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6 March 2014 1:04 pm ,
Vol. 343 ,
Magdalena Koziol, a former postdoc at Yale University, was the victim of scientific sabotage. Now, she is suing the...
Antiretroviral drugs can protect people from becoming infected by HIV. But so-called pre-exposure prophylaxis, or PrEP...
Two studies show that eating a diet low in protein and high in carbohydrates is linked to a longer, healthier life, and...
Considered an icon of conservation science, researchers at World Wildlife Fund (WWF) headquarters in Washington, D.C.,...
The new atlas, which shows the distribution of important trace metals and other substances, is the first product of...
Early in April, the first of a fleet of environmental monitoring satellites will lift off from Europe's spaceport in...
Since 2000, U.S. government health research agencies have spent almost $1 billion on an effort to churn out thousands...
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Obama Honors Science Medalists, Present and Future
8 October 2009 11:15 am
President Barack Obama spent time yesterday looking at the stars—both real and those in the scientific firmament.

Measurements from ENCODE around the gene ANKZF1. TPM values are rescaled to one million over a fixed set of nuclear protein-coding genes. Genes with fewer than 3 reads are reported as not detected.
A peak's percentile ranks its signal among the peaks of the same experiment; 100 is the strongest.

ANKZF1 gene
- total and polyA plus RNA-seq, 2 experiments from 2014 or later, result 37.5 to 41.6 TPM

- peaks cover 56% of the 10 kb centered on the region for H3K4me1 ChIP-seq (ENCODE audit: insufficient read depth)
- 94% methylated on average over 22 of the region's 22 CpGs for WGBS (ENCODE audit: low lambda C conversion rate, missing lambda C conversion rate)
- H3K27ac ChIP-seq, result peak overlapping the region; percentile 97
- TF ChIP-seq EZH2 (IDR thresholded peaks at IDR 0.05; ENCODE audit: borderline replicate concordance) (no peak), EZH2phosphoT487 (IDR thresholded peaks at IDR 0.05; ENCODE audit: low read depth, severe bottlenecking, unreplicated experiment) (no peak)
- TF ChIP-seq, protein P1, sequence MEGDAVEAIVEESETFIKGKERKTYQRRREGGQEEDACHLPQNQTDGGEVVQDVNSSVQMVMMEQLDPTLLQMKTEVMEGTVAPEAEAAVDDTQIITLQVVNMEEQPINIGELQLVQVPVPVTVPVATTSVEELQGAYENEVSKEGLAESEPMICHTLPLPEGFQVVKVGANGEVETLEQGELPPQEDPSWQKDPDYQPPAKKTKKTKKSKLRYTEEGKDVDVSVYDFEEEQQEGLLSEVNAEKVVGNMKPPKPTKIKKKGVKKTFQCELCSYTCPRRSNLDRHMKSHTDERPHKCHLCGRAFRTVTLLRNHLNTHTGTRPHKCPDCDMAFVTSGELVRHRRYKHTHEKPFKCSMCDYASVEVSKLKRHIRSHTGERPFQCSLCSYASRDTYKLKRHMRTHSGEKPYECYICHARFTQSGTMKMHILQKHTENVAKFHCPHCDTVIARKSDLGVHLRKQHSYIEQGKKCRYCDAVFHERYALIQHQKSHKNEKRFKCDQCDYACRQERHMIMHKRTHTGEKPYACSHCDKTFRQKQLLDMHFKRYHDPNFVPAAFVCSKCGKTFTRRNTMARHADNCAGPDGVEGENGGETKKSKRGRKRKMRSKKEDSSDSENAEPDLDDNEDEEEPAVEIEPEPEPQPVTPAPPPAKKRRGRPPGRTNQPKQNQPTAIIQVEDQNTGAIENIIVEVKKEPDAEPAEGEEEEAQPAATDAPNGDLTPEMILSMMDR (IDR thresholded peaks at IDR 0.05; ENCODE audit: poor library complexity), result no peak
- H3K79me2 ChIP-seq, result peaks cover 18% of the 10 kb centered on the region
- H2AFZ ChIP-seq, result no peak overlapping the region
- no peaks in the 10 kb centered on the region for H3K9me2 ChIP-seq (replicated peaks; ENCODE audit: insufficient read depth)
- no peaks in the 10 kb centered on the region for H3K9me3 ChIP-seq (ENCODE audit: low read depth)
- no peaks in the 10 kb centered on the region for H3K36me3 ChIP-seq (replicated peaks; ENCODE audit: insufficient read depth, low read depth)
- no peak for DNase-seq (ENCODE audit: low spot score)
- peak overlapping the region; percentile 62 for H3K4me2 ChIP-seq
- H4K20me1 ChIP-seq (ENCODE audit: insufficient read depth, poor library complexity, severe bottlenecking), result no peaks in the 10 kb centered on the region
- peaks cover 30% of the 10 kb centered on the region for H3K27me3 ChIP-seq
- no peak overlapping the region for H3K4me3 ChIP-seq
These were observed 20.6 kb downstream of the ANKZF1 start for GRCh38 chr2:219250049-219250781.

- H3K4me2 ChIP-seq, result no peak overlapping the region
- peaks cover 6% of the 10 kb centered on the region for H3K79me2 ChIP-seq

In a formal ceremony in the East Room of the White House, the president honored this year's winners of the National Medal of Science and National Medal of Technology. A few hours later he stepped outside into the clean, crisp evening and, dressed more casually, invited some 200 middle school students to join him to look through a sea of telescopes assembled on the White House lawn.
Obama reminded both audiences of his Administration's plans to increase spending on research and education and the role of science and technology in boosting the economy, protecting the country, and improving public health. He even linked the two events, telling students that "this morning I awarded the National Medals of Science and Technology to individuals who've made extraordinary contributions to the advancement of human knowledge. And here's my question: Which one of you are going to come back here to claim your prize?"
The timing of the events coincided with this week's announcements of the Nobel prizes in medicine or physiology, physics, and chemistry, again dominated by Americans, who claimed seven of the nine awards.